Dr Gerry McLachlan on Cystic Fibrosis
Gene therapy treatments for cystic fibrosis in humans, challenge of engaging the public and his dream of being Kenny Dalglish.
Dr Gerry McLachlan is a group leader and senior research fellow at Roslin Institute. He and his team work as a part of the UK Cystic Fibrosis Gene Therapy Consortium (UK CFGTC). They are involved in the preclinical development of gene therapy for cystic fibrosis using sheep as a large animal model to evaluate safety and efficacy of gene delivery to the lung. The following is an interview with Dr.McLachlan about his life as a scientist.
Could you tell me about your work in a nutshell?
I work as part of the UK Cystic Fibrosis Gene Therapy Consortium and we’re trying to develop gene therapy* for cystic fibrosis, a genetic disease in which the lungs and digestive system can become clogged with thick mucus.
Our team at The Roslin Institute is using sheep as a model to study gene delivery to the lung in people. We have been involved in a lot of preclinical testing* of gene therapy delivery vehicles (vectors*) to get the healthy gene into cells with a faulty gene. This is not an easy thing to do, people have been working on this for a long time.
Which workshops did you do at EBSOC and what did you enjoy about them?
I’ve helped out with ‘DNA Profiling: The Great Escape’, and ‘A Question of Taste” workshops. I was also involved with giving a short talk about my work to a group of American students from Union University, Tennessee.
I like interacting with people. I’m passionate about science and enjoy it, so I like to encourage others in this subject which is what I enjoy about EBSOC. I do a lot of public engagement outside the institute as well, like the 2 day primary school science event that happens every year in Peebles. I enjoy these kinds of activities.
What’s your favourite story from your time here?
There is one story related to a public engagement activity with Primary school pupils. We had developed a new activity based on chromosomes which I’d delivered to a group of primary 6 children and was feeling fairly smug about how well I thought it had gone. The following day a colleague whose daughter had been part of the group told me how she had come home to say how she had really enjoyed learning about “chrominomes”.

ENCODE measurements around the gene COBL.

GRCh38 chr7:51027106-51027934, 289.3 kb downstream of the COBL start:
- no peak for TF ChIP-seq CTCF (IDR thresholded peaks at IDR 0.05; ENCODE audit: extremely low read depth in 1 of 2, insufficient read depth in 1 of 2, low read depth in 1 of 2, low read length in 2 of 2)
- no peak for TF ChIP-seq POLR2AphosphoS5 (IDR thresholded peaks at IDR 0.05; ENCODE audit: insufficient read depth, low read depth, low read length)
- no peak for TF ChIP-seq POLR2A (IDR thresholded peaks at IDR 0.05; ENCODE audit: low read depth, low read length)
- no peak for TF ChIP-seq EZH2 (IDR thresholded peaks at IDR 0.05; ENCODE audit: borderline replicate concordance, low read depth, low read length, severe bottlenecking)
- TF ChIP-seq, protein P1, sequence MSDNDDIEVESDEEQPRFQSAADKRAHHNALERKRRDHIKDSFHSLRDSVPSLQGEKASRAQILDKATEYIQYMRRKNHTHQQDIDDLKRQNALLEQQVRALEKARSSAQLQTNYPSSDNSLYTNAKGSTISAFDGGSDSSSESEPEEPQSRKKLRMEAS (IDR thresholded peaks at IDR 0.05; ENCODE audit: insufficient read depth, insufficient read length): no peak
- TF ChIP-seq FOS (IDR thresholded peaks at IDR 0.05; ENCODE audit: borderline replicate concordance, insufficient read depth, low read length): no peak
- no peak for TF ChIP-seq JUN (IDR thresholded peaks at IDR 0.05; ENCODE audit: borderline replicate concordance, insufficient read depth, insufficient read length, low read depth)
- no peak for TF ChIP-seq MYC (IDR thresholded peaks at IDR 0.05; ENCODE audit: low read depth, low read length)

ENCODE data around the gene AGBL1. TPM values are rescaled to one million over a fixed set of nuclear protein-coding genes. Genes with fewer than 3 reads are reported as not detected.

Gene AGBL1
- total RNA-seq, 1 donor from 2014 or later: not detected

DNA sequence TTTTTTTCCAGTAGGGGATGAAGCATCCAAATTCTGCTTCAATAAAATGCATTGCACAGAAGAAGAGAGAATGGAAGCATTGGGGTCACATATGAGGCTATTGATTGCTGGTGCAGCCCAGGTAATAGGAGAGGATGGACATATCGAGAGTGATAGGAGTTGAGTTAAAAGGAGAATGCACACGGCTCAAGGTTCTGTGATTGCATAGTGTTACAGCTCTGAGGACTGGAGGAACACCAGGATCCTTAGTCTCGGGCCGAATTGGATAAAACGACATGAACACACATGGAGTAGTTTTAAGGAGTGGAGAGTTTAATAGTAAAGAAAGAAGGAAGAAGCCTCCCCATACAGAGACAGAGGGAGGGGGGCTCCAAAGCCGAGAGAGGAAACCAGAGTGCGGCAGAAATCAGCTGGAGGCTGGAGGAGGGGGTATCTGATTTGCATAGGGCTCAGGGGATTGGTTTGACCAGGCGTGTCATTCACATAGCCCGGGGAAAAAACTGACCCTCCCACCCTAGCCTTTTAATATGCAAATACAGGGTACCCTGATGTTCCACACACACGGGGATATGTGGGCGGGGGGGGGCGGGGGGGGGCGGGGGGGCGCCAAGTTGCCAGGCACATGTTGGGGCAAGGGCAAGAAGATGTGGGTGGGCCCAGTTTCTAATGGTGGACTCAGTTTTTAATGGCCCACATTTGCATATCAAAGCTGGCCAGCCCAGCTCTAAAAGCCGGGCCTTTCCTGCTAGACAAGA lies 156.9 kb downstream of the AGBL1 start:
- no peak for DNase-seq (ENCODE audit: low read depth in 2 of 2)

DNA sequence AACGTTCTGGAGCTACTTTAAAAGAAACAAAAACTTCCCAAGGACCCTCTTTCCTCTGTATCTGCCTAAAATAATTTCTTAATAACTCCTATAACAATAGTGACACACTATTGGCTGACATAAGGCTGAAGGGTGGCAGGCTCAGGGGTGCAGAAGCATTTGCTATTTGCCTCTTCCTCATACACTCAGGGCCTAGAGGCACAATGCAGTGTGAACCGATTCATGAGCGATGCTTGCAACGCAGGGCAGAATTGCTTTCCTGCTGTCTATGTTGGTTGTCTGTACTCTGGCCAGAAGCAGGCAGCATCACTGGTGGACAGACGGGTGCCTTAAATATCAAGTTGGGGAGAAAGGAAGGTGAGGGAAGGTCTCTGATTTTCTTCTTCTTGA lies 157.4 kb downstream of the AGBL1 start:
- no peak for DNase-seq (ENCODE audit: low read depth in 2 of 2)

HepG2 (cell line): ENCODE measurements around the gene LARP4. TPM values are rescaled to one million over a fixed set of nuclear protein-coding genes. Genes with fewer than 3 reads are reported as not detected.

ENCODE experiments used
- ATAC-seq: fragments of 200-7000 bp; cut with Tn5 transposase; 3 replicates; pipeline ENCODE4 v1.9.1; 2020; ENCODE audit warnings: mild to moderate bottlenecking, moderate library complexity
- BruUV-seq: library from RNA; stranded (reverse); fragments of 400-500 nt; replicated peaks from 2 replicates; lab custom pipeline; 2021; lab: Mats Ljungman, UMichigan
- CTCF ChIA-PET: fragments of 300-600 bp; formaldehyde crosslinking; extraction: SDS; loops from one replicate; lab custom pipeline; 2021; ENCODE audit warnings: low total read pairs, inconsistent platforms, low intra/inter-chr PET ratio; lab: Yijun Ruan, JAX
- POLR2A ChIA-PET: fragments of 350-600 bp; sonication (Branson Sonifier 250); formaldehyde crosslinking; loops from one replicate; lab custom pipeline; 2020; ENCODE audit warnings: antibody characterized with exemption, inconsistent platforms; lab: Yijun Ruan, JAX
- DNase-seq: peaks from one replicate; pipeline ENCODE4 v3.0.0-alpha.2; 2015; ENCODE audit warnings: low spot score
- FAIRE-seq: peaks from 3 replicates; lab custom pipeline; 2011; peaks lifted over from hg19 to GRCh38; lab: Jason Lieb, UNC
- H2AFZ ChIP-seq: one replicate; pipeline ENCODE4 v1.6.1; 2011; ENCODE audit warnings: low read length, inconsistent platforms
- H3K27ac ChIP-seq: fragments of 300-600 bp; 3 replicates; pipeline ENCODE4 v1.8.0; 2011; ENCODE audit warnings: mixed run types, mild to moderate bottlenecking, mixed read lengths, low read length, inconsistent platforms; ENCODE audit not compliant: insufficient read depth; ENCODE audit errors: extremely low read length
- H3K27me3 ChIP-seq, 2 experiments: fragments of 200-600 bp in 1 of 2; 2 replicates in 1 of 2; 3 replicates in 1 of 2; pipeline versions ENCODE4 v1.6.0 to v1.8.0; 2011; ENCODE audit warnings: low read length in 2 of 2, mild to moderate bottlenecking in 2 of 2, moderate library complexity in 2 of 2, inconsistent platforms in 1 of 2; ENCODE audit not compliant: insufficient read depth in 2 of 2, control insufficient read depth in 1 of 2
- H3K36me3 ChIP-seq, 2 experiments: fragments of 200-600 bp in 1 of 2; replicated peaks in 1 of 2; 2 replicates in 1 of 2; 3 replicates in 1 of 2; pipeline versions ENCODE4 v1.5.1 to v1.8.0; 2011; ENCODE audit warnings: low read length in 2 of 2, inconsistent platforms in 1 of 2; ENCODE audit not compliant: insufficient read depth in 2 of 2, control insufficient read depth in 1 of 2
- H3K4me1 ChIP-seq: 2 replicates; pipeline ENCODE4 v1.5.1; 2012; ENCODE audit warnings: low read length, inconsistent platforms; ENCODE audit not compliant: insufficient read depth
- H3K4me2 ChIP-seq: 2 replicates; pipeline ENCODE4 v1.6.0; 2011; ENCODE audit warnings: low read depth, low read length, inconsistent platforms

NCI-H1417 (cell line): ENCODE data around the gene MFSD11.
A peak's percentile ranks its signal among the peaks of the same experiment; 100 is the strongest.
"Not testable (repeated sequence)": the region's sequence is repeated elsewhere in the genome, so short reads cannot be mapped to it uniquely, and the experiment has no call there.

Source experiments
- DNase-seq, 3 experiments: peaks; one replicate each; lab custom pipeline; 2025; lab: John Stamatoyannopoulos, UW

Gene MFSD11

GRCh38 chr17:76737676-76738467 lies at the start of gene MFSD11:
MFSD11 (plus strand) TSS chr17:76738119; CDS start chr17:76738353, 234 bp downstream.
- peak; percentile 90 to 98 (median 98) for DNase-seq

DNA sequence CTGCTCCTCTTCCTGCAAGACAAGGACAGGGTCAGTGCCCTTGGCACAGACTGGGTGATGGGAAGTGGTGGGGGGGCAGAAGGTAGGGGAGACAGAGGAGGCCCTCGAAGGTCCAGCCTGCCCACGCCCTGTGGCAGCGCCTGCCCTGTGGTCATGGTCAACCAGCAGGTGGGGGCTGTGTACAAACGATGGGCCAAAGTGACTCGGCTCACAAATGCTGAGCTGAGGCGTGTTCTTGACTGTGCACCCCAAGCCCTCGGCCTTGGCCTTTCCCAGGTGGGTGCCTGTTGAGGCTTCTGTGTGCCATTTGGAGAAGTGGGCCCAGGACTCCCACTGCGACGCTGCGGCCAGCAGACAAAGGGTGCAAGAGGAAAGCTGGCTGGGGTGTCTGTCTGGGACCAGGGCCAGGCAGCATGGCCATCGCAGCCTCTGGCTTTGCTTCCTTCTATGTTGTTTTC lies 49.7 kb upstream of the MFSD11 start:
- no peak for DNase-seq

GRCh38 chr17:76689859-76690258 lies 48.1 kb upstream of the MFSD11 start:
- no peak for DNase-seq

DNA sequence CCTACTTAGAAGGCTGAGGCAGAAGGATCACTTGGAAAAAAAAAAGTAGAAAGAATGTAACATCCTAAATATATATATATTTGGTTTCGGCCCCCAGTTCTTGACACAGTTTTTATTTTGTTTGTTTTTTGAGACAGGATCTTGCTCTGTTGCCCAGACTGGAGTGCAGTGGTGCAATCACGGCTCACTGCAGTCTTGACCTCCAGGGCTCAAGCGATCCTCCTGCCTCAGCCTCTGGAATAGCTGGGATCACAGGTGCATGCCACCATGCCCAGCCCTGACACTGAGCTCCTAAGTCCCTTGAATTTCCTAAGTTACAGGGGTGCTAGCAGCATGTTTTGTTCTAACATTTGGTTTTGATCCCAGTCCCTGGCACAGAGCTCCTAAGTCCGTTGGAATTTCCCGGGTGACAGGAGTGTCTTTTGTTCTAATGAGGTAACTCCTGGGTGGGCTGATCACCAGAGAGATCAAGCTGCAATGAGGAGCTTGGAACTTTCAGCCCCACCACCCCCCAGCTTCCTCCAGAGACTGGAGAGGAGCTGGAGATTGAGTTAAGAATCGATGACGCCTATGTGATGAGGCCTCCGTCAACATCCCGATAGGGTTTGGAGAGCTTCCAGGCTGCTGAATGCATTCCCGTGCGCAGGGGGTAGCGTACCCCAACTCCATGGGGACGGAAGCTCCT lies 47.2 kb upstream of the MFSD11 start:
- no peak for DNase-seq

What were some of the challenges you faced?
Getting used to speaking at the right level and judging the audience, but I think I’m fairly good at doing that now because I’ve done it a lot. When you are talking to primary school kids, it has to be the absolute minimum and basic. That’s the biggest challenge I think and if you don’t get that right you won’t engage the children. If you pitch it at the right level they will listen and (hopefully) understand but if not their attention will drift quickly.
Public engagement is important because we have to be open about what we do and especially if you’re involved in animal research. We have to be able to justify it.
Why did you become a scientist?
I loved sciences at school. They were my favourite subjects. I really enjoyed chemistry and biology when I was at school so chose to a do a degree in biochemistry. The reason I liked chemistry so much in school was because my first chemistry teacher was quite an inspiring and charismatic person and taught the subject really well. He taught me for a couple of years and these kind of early influences definitely make a difference.
If you weren’t a scientist, what would you be?
My dream growing up would have been to be a professional footballer, I wanted to be like Kenny Dalglish. Also something I always liked at school was technical drawing and thought about architecture as a career but never took it any further.
*gene therapy: a technique that uses gene to treat or prevent diseases
*preclinical testing: to test a drug, a procedure, or medical treatment in animals
*vectors: the tool to transfer the specific gene into cells without harming them